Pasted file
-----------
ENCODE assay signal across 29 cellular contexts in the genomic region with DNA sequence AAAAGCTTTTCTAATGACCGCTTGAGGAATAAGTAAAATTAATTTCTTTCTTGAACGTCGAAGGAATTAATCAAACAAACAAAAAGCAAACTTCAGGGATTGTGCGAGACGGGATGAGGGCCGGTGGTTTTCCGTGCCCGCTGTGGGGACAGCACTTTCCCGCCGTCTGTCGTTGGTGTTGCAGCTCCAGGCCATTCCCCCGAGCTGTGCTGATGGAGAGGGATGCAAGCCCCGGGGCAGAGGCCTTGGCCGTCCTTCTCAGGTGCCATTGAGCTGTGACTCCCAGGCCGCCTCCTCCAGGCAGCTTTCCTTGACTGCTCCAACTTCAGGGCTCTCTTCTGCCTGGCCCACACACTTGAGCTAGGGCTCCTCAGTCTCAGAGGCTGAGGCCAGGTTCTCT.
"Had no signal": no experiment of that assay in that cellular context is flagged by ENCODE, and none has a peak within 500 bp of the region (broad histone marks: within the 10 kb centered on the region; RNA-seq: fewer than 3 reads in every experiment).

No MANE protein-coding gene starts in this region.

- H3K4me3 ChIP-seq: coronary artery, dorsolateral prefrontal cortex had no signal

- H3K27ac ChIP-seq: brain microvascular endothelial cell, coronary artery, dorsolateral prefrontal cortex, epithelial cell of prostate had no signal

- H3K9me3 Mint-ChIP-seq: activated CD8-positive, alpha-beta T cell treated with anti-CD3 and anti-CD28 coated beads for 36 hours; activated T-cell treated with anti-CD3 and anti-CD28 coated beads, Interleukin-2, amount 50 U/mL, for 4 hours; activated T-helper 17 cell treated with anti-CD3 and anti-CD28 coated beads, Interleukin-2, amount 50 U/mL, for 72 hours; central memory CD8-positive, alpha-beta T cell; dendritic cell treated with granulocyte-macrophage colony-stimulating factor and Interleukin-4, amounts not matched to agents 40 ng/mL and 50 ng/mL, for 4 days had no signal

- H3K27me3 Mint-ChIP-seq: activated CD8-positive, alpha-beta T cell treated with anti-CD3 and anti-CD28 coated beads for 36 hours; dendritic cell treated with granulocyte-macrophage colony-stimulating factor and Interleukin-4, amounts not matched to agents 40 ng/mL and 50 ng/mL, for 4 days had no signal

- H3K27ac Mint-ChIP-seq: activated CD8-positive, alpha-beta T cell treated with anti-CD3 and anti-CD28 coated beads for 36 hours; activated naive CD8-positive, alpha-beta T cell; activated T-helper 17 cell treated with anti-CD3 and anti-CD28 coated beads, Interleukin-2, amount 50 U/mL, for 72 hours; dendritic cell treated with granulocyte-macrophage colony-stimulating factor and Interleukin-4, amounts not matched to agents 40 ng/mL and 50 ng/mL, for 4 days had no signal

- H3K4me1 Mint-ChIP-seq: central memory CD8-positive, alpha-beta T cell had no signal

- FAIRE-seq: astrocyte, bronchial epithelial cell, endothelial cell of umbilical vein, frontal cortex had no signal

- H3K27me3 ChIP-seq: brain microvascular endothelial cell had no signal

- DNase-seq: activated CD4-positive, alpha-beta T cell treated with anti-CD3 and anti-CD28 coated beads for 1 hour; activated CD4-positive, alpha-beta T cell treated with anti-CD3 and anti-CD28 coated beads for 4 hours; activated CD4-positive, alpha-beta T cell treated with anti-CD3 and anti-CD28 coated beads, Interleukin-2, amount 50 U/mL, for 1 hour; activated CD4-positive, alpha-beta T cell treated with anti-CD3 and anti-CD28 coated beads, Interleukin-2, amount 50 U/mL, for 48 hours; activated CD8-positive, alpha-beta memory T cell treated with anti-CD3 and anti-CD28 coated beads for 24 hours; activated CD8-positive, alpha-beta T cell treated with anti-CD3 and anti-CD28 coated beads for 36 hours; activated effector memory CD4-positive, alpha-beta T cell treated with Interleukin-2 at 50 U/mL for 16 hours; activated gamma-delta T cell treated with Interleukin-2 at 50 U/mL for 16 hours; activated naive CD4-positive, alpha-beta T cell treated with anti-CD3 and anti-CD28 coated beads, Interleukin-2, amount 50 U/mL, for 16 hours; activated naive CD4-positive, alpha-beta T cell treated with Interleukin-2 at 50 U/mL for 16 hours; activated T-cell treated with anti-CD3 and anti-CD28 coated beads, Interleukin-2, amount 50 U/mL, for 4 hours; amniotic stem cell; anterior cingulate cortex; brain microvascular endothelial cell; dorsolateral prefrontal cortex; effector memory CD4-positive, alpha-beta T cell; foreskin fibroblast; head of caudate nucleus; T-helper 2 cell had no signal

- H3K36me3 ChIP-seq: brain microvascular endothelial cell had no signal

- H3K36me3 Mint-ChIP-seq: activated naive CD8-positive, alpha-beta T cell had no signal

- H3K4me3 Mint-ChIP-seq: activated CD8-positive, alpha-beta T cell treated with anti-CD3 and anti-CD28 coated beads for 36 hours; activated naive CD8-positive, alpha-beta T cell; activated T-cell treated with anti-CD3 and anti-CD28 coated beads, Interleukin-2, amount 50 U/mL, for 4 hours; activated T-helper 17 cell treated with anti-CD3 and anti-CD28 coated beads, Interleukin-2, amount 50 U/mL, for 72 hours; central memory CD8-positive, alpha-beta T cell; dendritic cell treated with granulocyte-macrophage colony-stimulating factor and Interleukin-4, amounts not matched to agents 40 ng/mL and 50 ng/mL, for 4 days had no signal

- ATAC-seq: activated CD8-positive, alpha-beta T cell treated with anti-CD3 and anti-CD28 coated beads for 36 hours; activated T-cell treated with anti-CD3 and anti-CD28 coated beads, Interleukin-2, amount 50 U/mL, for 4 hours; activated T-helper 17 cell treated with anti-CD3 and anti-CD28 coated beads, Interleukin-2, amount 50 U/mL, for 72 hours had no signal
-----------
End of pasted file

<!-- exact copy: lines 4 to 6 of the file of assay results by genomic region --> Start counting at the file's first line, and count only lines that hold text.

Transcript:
- H3K4me3 ChIP-seq: coronary artery, dorsolateral prefrontal cortex had no signal

- H3K27ac ChIP-seq: brain microvascular endothelial cell, coronary artery, dorsolateral prefrontal cortex, epithelial cell of prostate had no signal

- H3K9me3 Mint-ChIP-seq: activated CD8-positive, alpha-beta T cell treated with anti-CD3 and anti-CD28 coated beads for 36 hours; activated T-cell treated with anti-CD3 and anti-CD28 coated beads, Interleukin-2, amount 50 U/mL, for 4 hours; activated T-helper 17 cell treated with anti-CD3 and anti-CD28 coated beads, Interleukin-2, amount 50 U/mL, for 72 hours; central memory CD8-positive, alpha-beta T cell; dendritic cell treated with granulocyte-macrophage colony-stimulating factor and Interleukin-4, amounts not matched to agents 40 ng/mL and 50 ng/mL, for 4 days had no signal